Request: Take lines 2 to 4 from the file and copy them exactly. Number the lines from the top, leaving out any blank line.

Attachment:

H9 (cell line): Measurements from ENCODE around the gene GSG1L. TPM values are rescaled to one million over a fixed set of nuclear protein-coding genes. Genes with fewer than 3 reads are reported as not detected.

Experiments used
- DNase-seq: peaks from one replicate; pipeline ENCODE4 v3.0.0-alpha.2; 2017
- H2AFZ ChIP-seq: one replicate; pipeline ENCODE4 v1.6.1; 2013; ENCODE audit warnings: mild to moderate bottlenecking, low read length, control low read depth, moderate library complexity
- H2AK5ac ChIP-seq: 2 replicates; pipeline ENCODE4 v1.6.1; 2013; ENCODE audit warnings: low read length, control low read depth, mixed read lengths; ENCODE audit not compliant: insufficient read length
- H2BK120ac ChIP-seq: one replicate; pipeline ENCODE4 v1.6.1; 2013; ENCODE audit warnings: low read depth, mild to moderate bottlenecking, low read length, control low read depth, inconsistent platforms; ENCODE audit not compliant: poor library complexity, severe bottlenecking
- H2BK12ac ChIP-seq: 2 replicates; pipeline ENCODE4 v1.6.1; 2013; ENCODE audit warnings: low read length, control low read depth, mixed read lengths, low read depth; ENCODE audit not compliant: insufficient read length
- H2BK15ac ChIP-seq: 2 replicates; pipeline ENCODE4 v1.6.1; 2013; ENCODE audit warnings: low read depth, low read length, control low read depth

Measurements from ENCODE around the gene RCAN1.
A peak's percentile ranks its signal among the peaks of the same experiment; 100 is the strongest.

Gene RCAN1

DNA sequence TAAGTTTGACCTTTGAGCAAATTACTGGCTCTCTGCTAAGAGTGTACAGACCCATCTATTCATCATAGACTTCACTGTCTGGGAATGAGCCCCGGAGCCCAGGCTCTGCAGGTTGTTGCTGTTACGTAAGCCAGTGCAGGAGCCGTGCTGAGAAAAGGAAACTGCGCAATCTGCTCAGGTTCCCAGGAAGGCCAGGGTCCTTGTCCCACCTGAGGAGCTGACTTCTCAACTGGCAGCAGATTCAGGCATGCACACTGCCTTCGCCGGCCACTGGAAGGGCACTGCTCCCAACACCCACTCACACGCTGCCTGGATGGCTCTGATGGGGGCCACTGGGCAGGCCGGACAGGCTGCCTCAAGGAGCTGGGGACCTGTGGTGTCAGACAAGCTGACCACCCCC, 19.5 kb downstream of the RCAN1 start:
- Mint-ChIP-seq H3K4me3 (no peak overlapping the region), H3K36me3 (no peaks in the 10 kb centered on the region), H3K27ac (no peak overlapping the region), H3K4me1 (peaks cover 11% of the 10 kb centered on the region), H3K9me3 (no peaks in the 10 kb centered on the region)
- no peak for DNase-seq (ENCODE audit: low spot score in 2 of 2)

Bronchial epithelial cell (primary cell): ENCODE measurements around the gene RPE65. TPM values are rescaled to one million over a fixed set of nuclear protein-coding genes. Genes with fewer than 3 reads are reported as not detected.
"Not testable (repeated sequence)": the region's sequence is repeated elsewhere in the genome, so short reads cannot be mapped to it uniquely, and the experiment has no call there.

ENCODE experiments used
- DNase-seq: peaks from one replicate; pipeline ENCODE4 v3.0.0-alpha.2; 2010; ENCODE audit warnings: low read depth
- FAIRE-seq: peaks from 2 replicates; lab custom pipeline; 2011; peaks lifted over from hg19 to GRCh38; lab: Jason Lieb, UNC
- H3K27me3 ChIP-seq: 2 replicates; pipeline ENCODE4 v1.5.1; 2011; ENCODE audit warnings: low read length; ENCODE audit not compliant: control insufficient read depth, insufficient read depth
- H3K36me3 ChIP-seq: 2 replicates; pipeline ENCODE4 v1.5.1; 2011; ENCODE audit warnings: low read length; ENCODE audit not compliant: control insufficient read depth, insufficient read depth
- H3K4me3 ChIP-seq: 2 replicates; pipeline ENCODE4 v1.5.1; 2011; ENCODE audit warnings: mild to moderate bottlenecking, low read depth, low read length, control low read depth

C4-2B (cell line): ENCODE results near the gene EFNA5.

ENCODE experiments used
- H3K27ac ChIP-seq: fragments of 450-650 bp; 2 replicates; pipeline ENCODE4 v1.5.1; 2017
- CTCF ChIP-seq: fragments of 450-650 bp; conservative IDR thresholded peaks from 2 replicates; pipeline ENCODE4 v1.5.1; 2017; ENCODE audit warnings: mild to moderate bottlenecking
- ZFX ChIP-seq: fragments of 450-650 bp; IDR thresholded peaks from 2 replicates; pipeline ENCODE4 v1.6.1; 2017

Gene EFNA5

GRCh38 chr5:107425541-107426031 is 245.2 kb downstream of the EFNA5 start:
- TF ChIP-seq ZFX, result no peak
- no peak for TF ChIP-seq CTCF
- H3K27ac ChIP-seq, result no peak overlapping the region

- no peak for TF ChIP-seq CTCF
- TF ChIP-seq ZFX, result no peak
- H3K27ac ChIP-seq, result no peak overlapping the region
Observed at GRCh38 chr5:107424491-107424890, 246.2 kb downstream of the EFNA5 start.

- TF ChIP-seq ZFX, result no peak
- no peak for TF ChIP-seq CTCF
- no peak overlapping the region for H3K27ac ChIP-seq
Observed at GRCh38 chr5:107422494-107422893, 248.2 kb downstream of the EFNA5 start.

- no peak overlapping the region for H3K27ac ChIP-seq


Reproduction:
Experiments used
- DNase-seq: peaks from one replicate; pipeline ENCODE4 v3.0.0-alpha.2; 2017
- H2AFZ ChIP-seq: one replicate; pipeline ENCODE4 v1.6.1; 2013; ENCODE audit warnings: mild to moderate bottlenecking, low read length, control low read depth, moderate library complexity